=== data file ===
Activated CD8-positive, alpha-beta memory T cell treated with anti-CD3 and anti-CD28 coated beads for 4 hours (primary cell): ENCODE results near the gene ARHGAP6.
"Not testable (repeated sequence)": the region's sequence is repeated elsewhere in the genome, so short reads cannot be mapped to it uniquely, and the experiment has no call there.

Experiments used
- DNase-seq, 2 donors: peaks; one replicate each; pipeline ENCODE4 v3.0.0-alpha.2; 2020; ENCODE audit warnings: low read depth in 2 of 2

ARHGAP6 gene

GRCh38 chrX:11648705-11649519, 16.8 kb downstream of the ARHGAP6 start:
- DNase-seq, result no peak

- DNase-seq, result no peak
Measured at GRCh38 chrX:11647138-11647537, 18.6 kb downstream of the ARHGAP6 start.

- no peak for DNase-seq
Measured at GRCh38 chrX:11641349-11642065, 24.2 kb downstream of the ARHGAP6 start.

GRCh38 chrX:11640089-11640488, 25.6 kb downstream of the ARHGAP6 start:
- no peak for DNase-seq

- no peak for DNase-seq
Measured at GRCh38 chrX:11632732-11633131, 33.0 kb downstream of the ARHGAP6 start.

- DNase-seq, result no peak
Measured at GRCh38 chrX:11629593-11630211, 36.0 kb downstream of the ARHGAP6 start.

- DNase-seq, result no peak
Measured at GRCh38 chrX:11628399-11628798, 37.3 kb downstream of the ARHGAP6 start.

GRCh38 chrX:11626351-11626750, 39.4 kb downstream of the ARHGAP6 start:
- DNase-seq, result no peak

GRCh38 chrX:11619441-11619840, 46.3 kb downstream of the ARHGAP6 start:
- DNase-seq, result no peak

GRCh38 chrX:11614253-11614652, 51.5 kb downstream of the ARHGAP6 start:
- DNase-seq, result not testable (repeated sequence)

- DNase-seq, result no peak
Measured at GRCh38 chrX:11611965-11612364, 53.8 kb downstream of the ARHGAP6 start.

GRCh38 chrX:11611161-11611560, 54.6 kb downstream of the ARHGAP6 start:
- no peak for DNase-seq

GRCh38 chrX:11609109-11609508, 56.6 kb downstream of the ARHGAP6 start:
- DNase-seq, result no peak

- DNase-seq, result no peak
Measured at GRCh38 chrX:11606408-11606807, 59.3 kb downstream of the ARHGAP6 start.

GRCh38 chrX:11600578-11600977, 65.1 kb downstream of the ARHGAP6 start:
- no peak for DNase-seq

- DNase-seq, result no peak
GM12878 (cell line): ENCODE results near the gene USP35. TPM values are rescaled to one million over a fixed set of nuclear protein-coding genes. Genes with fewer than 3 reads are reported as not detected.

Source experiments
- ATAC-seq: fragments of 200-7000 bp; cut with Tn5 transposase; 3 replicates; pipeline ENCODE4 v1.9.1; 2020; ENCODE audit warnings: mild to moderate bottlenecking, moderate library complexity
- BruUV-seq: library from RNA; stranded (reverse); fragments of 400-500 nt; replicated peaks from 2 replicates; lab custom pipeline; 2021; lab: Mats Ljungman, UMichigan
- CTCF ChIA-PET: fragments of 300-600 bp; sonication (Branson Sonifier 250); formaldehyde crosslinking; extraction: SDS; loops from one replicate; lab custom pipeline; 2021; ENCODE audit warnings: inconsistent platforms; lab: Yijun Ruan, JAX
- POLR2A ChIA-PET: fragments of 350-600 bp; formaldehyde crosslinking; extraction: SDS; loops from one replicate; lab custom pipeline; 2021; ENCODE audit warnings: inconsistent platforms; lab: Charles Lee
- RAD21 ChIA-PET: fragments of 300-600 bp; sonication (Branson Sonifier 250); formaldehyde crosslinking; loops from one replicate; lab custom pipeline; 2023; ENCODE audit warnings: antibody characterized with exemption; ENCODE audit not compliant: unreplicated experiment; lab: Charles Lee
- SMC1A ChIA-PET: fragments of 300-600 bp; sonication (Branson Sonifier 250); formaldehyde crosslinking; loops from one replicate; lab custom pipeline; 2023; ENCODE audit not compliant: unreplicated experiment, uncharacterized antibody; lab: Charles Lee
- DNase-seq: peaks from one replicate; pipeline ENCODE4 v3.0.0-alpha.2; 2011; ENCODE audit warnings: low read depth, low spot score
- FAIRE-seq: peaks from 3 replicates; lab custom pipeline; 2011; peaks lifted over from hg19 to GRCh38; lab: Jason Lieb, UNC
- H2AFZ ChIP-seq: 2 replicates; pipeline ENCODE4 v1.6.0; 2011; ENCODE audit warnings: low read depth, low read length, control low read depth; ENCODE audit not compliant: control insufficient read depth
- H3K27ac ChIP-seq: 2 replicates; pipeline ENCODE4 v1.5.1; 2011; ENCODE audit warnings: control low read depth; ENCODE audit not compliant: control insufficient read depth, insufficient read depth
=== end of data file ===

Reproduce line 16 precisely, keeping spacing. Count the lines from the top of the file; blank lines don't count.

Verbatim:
- DNase-seq, result no peak